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Naloxone Distribution and Training for Patients with High-Risk Opioid Use in a Veterans Affairs Community-Based Primary Care Clinic.

Raffel KE, Beach LY, Lin J, Berchuck JE, Abram S, Markle E, Patel S. Naloxone Distribution and Training for Patients with High-Risk Opioid Use in a Veterans Affairs Community-Based Primary Care Clinic. The Permanente journal. 2018 Mar 30; 22.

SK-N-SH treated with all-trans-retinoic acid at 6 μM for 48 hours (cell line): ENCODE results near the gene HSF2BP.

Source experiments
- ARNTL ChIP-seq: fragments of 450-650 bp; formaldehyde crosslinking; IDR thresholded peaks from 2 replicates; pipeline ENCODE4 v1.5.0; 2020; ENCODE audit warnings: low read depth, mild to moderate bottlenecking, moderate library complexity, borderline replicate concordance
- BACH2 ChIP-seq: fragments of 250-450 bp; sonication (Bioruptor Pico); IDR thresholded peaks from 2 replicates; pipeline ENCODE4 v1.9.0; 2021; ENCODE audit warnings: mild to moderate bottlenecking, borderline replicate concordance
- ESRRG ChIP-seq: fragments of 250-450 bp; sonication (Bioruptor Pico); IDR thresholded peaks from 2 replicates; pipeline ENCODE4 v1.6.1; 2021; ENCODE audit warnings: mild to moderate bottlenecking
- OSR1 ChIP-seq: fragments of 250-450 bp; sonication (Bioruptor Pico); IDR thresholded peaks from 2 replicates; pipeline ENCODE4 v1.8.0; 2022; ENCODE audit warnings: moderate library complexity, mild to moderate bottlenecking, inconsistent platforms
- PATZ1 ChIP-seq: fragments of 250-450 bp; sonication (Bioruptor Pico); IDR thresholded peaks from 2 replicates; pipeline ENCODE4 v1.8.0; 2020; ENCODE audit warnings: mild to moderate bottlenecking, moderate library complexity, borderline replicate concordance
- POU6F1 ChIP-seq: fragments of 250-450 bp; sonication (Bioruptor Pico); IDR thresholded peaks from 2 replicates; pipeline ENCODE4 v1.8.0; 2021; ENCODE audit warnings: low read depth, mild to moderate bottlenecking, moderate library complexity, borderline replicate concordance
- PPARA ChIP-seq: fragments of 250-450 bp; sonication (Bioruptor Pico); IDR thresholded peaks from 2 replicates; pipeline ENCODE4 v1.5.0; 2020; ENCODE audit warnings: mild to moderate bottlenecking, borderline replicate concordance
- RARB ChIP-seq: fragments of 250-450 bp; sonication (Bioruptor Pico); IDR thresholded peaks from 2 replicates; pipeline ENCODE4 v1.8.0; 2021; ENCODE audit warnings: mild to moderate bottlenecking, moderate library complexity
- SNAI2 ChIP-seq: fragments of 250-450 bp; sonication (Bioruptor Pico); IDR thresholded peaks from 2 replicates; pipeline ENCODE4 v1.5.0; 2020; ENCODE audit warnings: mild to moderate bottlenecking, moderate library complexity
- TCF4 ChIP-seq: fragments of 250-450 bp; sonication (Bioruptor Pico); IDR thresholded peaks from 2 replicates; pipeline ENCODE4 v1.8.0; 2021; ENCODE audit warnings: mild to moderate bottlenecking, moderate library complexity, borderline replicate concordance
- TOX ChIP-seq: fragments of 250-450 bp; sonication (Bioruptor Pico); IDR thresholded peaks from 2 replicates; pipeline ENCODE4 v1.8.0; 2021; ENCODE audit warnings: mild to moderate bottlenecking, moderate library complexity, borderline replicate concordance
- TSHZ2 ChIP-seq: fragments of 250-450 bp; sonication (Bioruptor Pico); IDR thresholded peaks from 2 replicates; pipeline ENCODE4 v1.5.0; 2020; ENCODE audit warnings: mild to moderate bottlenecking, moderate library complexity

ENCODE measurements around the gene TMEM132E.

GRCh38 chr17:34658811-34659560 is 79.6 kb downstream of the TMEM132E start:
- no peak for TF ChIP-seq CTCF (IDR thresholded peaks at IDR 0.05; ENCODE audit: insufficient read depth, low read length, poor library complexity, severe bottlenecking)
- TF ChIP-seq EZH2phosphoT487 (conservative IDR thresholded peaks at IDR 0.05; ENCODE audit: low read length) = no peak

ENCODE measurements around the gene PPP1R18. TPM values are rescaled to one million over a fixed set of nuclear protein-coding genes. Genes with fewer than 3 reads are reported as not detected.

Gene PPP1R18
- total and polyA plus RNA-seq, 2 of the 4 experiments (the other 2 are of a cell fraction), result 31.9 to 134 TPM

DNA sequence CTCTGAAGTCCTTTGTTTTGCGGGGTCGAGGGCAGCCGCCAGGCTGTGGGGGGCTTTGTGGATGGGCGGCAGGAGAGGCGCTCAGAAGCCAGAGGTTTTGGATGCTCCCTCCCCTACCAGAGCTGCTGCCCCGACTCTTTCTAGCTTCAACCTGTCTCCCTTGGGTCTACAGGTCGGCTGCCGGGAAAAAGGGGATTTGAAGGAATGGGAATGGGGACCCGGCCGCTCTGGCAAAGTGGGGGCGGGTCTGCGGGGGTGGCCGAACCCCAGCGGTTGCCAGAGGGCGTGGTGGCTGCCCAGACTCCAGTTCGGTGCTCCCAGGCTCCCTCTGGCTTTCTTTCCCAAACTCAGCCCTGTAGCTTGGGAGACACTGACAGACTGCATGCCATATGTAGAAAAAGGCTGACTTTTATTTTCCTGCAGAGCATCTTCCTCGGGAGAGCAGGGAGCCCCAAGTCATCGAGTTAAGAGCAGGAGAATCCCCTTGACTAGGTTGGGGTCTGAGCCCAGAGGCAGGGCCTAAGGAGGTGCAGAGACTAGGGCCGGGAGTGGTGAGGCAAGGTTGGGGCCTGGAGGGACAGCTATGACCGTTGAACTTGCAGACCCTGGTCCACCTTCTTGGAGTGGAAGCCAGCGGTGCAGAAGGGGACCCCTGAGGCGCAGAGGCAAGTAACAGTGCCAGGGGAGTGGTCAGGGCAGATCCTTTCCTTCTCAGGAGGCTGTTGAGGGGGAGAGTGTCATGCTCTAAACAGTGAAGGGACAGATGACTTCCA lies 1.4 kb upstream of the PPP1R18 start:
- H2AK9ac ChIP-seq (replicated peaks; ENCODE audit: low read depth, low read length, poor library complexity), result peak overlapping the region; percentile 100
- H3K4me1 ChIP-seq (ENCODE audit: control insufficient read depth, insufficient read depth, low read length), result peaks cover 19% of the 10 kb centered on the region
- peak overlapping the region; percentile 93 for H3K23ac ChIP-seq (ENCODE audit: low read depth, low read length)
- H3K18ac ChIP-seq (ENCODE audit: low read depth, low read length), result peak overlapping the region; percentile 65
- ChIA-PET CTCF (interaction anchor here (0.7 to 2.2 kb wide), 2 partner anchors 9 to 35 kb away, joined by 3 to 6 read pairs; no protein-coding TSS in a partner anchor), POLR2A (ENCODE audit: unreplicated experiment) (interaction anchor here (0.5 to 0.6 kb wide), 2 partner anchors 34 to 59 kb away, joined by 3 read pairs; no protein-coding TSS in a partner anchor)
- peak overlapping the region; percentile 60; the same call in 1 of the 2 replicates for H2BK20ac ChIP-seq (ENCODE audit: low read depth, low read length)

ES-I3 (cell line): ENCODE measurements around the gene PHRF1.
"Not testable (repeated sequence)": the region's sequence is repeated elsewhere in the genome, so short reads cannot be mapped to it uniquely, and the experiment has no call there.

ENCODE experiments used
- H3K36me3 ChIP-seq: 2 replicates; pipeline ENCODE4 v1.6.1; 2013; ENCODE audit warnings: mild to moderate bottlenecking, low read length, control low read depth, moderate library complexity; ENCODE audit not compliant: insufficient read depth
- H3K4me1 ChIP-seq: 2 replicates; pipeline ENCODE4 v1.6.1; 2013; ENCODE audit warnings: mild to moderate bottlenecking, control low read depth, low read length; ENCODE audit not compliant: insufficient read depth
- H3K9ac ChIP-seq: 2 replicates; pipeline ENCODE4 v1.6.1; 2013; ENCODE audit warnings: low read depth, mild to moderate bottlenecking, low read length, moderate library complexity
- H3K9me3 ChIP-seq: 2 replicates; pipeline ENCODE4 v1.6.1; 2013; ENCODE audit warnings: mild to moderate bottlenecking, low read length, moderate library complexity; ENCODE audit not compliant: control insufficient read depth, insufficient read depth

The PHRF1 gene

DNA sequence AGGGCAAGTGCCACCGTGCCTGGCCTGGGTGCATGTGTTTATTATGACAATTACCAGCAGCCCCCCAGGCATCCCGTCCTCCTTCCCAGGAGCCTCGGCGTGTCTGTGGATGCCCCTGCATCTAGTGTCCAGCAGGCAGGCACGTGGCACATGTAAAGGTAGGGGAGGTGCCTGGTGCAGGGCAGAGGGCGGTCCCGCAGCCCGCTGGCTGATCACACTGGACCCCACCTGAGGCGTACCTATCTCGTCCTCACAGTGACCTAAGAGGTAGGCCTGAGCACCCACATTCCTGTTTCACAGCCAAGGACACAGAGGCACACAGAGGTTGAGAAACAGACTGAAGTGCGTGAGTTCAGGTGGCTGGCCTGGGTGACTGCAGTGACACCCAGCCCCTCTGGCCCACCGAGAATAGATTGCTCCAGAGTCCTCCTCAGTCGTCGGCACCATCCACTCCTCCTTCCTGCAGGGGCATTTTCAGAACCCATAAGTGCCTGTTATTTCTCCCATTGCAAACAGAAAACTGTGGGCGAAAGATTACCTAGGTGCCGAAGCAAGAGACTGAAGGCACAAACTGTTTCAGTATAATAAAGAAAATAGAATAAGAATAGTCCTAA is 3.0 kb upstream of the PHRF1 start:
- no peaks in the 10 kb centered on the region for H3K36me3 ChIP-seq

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CONTEXT: Naloxone distribution has historically been implemented in a community-based, expanded public health model; however, there is now a need to further explore primary care clinic-based naloxone delivery to effectively address the nationwide opioid epidemic. OBJECTIVE: To create a general medicine infrastructure to identify patients with high-risk opioid use and provide 25% of this population with naloxone autoinjector prescription and training within a 6-month period. DESIGN: The quality improvement study was conducted at an outpatient clinic serving 1238 marginally housed veterans with high rates of comorbid substance use and mental health disorders. Patients at high risk of opioid-related adverse events were identified using the Stratification Tool for Opioid Risk Management and were contacted to participate in a one-on-one, 15-minute, hands-on naloxone training led by nursing staff. MAIN OUTCOME MEASURES: The number of patients identified at high risk and rates of naloxone training/distribution. RESULTS: There were 67 patients identified as having high-risk opioid use. None of these patients had been prescribed naloxone at baseline. At the end of the intervention, 61 patients (91%) had been trained in the use of naloxone. Naloxone was primarily distributed by licensed vocational nurses (42/61, 69%). CONCLUSION: This study demonstrates the feasibility of high-risk patient identification and of a primary care-based and nursing-championed naloxone distribution model. This delivery model has the potential to provide access to naloxone to a population of patients with opioid use who may not be engaged in mental health or specialty care.

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